Another reason not to fear inflation — Robert Rigobon

MIT Sloan Professor Roberto Rigobon

From Bloomberg View

U.S. inflation has been accelerating in recent months, presenting the Federal Reserve with a tricky question as it decides how quickly to remove stimulus from the U.S. economy: Is the rise in prices a precursor of things to come or simply a “catching up” phase as people begin to spend again after a brutal winter?

Recent data from the U.S. Labor Department have led some to suggest that the long run of very low U.S. inflation could be ending. From Dec. 31 through May 31, the consumer price index — not seasonally adjusted — rose a cumulative 2.1 percent. That’s equivalent to an annualized inflation rate of more than 5 percent, far exceeding the Fed’s target of about 2 percent.

If this is more than a temporary phenomenon, the Fed might have to respond by raising interest rates sooner than expected — a move that would restrain economic growth and could trigger sharp declines in stock and bond markets.

Some officials at the Fed, though, reportedly do not believe that the surge in consumer prices represents the beginning of a new inflationary trend. After all, in the period just before the winter, from Sept. 30 to Dec. 31, prices actually fell by a cumulative 0.5 percent. Combine the two periods, one with an increase and one with a small drop, and you get an annualized inflation rate since September of about 2.4 percent.

Read the full post at Bloomberg View

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Management Goes Mobile — Carl Stjernfeldt

MIT Sloan Sr. Lecturer Carl Stjernfeldt

It’s an old business rubric:  What gets measured, gets managed.

In the age of big data, the very basic set of measurements that managers used to rely on is expanding to a robust set of 24/7 sensor inputs from factory floors to off-shore petroleum platforms – all of it accessible across a wide variety of mobile devices to employees at many levels.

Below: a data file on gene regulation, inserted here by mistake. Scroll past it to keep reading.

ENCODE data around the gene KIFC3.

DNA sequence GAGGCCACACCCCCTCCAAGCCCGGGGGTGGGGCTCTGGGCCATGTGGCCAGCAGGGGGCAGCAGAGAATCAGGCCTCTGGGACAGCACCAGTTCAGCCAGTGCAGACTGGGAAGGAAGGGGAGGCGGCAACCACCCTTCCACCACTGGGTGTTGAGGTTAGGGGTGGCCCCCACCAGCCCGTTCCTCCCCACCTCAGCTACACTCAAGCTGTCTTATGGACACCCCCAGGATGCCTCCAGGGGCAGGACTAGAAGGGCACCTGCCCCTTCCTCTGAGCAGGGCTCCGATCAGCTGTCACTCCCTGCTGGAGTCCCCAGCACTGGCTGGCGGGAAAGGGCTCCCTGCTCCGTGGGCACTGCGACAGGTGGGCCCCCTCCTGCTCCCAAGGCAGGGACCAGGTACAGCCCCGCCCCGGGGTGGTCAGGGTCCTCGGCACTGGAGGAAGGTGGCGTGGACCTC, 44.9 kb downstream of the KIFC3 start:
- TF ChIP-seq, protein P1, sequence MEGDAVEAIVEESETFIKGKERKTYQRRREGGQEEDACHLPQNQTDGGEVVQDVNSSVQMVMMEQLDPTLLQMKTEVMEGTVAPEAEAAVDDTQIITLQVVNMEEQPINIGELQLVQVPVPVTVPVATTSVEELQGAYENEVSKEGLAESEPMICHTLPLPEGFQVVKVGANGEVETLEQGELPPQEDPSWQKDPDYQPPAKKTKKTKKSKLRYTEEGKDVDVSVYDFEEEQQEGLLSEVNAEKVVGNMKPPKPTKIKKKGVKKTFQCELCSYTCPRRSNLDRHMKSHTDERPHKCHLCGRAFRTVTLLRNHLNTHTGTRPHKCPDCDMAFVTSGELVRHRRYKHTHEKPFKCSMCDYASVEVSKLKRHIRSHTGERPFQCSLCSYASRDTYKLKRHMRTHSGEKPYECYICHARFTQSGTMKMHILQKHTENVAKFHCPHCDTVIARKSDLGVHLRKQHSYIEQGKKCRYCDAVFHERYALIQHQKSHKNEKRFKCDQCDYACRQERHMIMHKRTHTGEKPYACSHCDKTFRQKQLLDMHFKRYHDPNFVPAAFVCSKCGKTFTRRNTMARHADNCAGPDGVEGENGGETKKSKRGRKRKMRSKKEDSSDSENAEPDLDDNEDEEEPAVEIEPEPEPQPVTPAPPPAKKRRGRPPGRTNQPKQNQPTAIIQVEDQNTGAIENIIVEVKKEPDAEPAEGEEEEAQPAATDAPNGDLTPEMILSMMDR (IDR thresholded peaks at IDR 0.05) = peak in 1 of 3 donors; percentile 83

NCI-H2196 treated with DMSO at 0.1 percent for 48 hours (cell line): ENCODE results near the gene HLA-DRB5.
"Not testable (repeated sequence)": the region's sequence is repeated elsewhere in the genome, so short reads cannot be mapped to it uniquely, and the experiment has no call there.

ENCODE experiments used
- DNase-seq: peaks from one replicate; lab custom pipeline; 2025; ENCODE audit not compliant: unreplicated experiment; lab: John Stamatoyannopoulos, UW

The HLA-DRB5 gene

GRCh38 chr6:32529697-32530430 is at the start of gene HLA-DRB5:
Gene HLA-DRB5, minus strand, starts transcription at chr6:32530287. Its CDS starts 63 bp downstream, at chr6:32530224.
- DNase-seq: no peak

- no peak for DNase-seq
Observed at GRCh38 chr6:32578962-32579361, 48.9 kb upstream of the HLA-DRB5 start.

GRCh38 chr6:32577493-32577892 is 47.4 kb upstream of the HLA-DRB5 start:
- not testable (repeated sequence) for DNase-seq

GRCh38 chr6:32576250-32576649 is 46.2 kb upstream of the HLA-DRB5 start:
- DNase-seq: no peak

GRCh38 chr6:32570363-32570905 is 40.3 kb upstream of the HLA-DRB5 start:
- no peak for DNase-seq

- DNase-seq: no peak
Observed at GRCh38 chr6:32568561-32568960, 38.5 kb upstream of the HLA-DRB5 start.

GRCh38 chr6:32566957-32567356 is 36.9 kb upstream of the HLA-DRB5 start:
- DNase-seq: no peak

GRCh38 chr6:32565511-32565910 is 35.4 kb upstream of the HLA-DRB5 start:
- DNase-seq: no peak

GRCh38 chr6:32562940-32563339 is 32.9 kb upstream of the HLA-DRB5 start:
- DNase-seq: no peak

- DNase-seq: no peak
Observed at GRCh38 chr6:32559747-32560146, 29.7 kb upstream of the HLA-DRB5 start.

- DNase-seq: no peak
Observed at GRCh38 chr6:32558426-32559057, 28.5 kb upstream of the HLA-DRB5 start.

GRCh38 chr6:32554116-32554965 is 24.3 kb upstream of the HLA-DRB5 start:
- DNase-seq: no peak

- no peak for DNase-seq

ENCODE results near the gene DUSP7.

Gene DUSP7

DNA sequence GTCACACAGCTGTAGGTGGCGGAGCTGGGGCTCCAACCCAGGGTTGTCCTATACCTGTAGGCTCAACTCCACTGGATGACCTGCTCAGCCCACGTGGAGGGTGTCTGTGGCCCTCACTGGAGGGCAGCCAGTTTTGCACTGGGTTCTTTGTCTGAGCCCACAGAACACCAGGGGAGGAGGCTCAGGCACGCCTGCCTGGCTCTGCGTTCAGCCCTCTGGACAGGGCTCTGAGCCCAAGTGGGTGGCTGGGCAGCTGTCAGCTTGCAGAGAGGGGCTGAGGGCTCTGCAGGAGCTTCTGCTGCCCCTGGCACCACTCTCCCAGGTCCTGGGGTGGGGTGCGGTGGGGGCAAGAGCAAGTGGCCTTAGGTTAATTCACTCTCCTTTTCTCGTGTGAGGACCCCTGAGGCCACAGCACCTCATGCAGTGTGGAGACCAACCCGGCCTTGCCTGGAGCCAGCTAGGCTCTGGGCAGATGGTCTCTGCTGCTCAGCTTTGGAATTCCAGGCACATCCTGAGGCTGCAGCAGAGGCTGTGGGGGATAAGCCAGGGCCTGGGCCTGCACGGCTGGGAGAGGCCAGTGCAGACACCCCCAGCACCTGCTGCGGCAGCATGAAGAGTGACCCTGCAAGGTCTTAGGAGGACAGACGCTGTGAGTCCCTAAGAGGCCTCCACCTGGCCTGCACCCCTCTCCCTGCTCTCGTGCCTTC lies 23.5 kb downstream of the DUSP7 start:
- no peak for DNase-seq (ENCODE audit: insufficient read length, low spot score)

Management is now able to access data from varied locations, crunch it at headquarters and then return the enhanced data to managers out in the field, on the factory floor or on the oil fields. These new, more robust data sets will allow managers to make better decisions in a shorter amount of time than ever before. For companies in complex industries, such as Shell where I work, the potential for increased performance, efficiency and safety is enormous. Read More »

How to Eradicate Ebola in 100 Days — Trond Undheim

MIT Sloan Sr. Lecturer Trond Undheim

Stopping the spread of Ebola as quickly as possible is crucial. Several disjointed paths seem to be in motion, both regionally and globally. Last month’s Africa Summit in Washington DC touched on it but did not have all Ministers of Health present, and individual African countries have issued scattered curfews but no effective travel bans on citizens in affected areas. The WHO continues to issue warning statements of varying levels of severity, most recently with a casualty figure of 10,000 deaths, which may not impress those who realize that seasonal influenza kills scores more—so should we not worry, then? Meanwhile, many, especially in Africa, are looking to the WHO for more than predictive statistics. The WHOs recently published 26-page Ebola Response Roadmap makes but a small dent in this disease. Read More »

Job creation to meet population growth a daunting task — S.P. Kothari

MIT Sloan Deputy Dean S.P. Kothari

From MoneyControl.com